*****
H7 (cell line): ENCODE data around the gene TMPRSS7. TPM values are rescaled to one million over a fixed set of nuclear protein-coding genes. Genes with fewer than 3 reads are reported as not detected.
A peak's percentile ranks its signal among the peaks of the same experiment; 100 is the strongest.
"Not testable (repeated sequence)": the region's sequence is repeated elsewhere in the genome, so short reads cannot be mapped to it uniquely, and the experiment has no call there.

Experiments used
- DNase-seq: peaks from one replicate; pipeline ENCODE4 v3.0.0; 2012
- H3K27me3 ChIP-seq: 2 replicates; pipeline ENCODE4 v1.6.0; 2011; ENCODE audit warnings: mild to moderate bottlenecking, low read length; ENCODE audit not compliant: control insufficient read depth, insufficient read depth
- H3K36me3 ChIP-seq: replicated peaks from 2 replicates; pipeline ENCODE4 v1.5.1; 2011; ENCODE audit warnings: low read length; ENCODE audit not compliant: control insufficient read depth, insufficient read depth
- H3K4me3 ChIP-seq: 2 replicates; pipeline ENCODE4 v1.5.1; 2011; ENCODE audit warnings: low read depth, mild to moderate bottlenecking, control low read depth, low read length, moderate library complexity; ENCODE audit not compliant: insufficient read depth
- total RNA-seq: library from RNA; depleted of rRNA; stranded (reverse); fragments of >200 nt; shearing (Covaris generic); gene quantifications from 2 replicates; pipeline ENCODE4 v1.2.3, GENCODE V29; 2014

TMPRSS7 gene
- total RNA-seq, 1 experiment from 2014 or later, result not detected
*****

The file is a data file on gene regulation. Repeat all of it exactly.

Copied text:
H7 (cell line): ENCODE data around the gene TMPRSS7. TPM values are rescaled to one million over a fixed set of nuclear protein-coding genes. Genes with fewer than 3 reads are reported as not detected.
A peak's percentile ranks its signal among the peaks of the same experiment; 100 is the strongest.
"Not testable (repeated sequence)": the region's sequence is repeated elsewhere in the genome, so short reads cannot be mapped to it uniquely, and the experiment has no call there.

Experiments used
- DNase-seq: peaks from one replicate; pipeline ENCODE4 v3.0.0; 2012
- H3K27me3 ChIP-seq: 2 replicates; pipeline ENCODE4 v1.6.0; 2011; ENCODE audit warnings: mild to moderate bottlenecking, low read length; ENCODE audit not compliant: control insufficient read depth, insufficient read depth
- H3K36me3 ChIP-seq: replicated peaks from 2 replicates; pipeline ENCODE4 v1.5.1; 2011; ENCODE audit warnings: low read length; ENCODE audit not compliant: control insufficient read depth, insufficient read depth
- H3K4me3 ChIP-seq: 2 replicates; pipeline ENCODE4 v1.5.1; 2011; ENCODE audit warnings: low read depth, mild to moderate bottlenecking, control low read depth, low read length, moderate library complexity; ENCODE audit not compliant: insufficient read depth
- total RNA-seq: library from RNA; depleted of rRNA; stranded (reverse); fragments of >200 nt; shearing (Covaris generic); gene quantifications from 2 replicates; pipeline ENCODE4 v1.2.3, GENCODE V29; 2014

TMPRSS7 gene
- total RNA-seq, 1 experiment from 2014 or later, result not detected